The Wayans brothers, Shawn, Keenan Ivory, Damon and Marlon, have a similar story. The Wayans crew came of age in the Chelsea section of Manhattan, which was a dodgy part of town during the ’60s and ’70s.
“Some people might find it hard to believe, but our neighborhood, which is now prestigious, was like growing up in Beirut,” Shawn Wayans said during a 2017 interview.
The secret to the Wayans brothers success goes back to their father, Howell, who set the alarm at 5 a.m. daily for his sons.
“He made us get out of bed then and get him coffee,” Shawn Wayans recalled. “We did that before we went to school and even on weekends. On Sundays, we would get him the paper. That made us who we are since we started our days early and worked hard all of our life.”
Wayans’ demanding father set the tone. “Men are made,” Wayans said. “Women are naturally on it, but boys have to be molded, and our father molded each of us.”
Fathers play an instrumental role. A reader from Boise, who responded in April to my “Lost Boys” column, which was about how many young men are aimless today, expressed despair as a high school guidance counselor. “Male failure is an epidemic,” he wrote while referencing negligent dads.
There is great responsibility with fatherhood. It’s nice to receive attention each Father’s Day, but the greatest gift a dad can receive is to know that their children are on the path to success in whatever endeavor their progeny dream about each night. Rising early and working hard as the Wayans kids were acquainted with early in their lives made a difference.
There was accountability in the Rock house while the rest of the woebegone neighborhood spun out of control.
It’s the parents’ obligation to set a certain standard. Children don’t know what they’re capable of achieving. Let them aim high, and perhaps you and even your child will be surprised.
There are times when my boys have hated me as we worked on baseball drills. I’m not their friend, I’m their father is what I remind them of when I repeat my mantra. My motto is that it’s not enough to just show up. That’s so in the classroom, the field or on the bandstand.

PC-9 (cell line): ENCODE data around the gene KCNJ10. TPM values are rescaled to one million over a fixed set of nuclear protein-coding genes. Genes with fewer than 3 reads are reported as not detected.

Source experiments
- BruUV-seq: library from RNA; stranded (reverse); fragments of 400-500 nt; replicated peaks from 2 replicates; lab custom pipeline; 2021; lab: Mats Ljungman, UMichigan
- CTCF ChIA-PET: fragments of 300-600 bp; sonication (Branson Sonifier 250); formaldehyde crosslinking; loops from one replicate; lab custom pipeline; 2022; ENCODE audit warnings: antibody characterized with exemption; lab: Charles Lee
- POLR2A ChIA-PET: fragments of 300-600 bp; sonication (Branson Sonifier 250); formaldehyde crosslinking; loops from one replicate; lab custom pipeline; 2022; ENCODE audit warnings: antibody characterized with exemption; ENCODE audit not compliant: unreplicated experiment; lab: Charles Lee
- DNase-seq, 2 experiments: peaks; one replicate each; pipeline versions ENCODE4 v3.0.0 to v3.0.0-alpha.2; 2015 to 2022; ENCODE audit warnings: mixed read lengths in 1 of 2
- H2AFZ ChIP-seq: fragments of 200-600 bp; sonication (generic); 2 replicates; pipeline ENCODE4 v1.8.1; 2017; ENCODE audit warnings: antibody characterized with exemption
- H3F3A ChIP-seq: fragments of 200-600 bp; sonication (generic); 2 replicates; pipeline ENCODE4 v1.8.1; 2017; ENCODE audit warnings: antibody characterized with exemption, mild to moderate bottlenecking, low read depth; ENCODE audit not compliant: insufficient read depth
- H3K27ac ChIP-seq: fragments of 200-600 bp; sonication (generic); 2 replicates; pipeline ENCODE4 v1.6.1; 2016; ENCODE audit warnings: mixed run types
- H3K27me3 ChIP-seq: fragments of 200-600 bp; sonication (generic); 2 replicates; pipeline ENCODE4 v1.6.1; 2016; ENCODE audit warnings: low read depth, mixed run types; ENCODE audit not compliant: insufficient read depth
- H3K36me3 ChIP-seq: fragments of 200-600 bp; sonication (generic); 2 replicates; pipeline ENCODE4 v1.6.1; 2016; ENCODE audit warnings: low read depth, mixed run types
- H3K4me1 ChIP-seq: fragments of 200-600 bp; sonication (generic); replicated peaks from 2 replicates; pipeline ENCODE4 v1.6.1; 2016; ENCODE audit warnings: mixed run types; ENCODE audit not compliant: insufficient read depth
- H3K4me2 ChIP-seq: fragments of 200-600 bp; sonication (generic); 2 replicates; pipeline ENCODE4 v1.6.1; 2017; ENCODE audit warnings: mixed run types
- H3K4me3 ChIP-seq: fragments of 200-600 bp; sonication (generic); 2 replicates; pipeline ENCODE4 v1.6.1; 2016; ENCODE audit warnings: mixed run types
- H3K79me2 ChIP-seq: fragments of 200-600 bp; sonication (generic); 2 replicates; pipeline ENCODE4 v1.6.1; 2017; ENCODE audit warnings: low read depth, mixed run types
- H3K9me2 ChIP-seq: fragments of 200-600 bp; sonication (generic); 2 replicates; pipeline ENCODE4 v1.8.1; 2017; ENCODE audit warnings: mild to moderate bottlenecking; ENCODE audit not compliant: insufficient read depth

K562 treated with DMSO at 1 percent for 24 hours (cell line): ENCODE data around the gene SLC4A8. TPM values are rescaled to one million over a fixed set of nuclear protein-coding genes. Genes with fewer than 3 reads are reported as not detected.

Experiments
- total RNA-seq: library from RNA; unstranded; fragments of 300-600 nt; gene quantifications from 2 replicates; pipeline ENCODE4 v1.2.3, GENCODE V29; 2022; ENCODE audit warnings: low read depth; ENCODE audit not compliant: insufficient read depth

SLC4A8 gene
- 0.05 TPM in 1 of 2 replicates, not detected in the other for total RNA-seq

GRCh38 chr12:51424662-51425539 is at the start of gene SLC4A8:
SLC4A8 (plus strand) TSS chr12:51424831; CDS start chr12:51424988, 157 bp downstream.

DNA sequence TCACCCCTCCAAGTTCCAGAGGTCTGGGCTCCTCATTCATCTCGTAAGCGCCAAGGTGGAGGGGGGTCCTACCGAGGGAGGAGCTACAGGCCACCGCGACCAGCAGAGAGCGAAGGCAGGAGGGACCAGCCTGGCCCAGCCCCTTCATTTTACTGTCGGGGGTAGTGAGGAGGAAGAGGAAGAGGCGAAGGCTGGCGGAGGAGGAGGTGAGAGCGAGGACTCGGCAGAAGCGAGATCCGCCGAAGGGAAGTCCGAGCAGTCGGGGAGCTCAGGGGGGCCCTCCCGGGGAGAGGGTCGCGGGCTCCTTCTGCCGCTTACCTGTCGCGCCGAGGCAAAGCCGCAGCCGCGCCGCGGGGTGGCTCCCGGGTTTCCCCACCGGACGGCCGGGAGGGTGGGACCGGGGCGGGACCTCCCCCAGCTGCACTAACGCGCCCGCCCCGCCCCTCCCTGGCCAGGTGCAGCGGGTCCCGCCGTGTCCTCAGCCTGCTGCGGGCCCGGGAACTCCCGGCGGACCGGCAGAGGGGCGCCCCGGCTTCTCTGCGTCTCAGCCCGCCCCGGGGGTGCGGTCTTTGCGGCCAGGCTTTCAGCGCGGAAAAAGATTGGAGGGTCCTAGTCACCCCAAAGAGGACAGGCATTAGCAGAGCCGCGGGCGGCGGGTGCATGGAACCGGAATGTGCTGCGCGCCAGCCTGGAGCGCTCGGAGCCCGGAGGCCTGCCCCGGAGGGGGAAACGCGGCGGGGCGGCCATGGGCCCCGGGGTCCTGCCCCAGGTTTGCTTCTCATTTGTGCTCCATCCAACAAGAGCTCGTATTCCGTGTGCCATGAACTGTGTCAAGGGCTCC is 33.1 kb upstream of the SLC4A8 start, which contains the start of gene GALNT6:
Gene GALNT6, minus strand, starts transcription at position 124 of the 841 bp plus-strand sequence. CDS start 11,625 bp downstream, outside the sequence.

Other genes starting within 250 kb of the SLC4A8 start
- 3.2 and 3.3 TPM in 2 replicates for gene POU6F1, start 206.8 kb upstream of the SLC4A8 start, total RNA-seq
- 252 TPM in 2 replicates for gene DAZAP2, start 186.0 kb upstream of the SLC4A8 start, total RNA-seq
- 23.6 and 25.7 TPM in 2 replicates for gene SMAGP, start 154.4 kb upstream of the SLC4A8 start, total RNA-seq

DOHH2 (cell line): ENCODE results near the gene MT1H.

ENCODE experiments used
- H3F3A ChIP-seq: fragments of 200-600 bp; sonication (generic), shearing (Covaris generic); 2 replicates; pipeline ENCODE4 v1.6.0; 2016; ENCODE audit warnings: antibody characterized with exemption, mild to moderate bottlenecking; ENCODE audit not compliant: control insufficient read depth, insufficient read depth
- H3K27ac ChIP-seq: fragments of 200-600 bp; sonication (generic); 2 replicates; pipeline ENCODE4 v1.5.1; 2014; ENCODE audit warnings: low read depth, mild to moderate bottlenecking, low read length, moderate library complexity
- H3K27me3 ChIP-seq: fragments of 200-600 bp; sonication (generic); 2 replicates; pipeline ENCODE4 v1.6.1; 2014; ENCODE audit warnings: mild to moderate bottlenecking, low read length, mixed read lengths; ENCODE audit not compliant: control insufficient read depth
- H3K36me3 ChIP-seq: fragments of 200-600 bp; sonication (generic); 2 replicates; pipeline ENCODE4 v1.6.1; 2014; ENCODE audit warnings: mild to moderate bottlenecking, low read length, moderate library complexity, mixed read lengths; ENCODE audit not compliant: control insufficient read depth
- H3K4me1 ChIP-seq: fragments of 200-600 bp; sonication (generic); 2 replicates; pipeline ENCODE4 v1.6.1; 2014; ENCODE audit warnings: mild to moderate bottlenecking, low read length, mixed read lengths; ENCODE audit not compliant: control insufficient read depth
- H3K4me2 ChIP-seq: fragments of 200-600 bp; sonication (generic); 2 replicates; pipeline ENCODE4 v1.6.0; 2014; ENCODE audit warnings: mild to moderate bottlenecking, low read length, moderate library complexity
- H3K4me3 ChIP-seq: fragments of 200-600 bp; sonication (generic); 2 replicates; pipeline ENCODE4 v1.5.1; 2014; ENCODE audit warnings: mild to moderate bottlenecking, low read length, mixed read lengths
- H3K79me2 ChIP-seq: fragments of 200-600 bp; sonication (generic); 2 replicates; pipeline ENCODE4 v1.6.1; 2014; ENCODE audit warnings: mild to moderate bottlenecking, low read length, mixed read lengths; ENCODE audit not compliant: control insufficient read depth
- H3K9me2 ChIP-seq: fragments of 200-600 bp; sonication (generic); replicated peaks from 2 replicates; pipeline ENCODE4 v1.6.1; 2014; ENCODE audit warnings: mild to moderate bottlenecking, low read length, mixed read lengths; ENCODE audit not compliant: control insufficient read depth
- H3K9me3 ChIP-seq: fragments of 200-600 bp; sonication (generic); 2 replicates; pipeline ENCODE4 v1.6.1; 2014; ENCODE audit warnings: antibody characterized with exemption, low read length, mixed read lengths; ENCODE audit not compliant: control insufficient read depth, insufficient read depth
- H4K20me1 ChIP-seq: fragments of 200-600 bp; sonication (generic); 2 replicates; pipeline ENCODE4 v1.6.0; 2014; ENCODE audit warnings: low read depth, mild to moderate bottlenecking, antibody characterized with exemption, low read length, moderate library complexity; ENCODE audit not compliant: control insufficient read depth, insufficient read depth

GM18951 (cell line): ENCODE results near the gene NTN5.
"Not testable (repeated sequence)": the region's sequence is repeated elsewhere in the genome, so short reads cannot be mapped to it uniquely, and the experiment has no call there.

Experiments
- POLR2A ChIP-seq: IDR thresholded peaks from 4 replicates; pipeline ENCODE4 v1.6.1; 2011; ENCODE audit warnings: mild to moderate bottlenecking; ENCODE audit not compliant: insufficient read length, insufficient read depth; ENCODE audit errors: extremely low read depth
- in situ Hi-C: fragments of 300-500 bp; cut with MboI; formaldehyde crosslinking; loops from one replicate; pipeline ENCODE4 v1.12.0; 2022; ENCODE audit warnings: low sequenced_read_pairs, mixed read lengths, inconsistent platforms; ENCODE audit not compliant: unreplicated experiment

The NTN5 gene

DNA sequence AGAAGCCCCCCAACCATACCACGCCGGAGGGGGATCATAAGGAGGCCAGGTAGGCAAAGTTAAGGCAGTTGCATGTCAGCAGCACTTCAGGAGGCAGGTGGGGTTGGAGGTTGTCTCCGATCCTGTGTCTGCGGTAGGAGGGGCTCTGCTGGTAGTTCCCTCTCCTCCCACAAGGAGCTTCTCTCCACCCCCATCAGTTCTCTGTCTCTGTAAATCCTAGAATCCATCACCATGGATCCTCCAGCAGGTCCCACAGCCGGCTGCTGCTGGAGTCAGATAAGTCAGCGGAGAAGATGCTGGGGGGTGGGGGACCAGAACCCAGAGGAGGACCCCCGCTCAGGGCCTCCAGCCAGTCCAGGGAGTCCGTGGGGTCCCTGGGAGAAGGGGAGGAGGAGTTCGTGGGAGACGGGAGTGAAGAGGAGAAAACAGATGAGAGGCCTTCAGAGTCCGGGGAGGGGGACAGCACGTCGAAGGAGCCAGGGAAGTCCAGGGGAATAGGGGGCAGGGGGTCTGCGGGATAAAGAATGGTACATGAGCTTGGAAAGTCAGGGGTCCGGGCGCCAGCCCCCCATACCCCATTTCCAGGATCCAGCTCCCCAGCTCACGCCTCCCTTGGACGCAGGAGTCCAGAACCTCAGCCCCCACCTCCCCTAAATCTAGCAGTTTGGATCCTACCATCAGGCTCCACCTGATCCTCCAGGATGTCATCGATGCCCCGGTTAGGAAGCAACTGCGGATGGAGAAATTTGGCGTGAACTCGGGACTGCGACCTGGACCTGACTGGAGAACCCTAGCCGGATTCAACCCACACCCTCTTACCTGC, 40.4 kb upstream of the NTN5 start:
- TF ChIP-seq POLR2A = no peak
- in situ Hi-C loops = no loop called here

Make sure your children are challenged, and through the good times and bad, simply be there. Actor Steve Buscemi echoes that sentiment in the June issue of GQ when he speaks about his son, Lucian.
“When Lucian was a teenager, I thought, at the time, ‘Well, he’s in high school. He doesn’t care.’ I really feel like, Oh, I wish I was around more. With parenting, it sometimes doesn’t matter if you’re relating to your kid or talking. Just the fact that you’re there goes a long way, even if they’re ignoring the hell out of you.”
There have been a number of three-hour rides back from games when few words were spoken. However, I would reach over and just run my finger’s through my son’s hair as the sun was setting.
It reminds me of my childhood when my dad often said little, but his presence meant a lot.
Sunday was the first Father’s Day in a decade in which I wasn’t watching one of my boys play baseball. I don’t miss professional baseball that’s on hold, like so much, thanks to the coronavirus. I had my fill of it after covering a major league beat for years. There’s been a void not watching my kids on the diamond. There’s nothing like it when something goes their way on the field, and you receive a knowing glance.
You can’t help but think of all the hard work they put in, and you were there for all of the glorious times of their young lives. You gleefully file those memories into your mind and can reach back and replay those joyous moments every Father’s Day.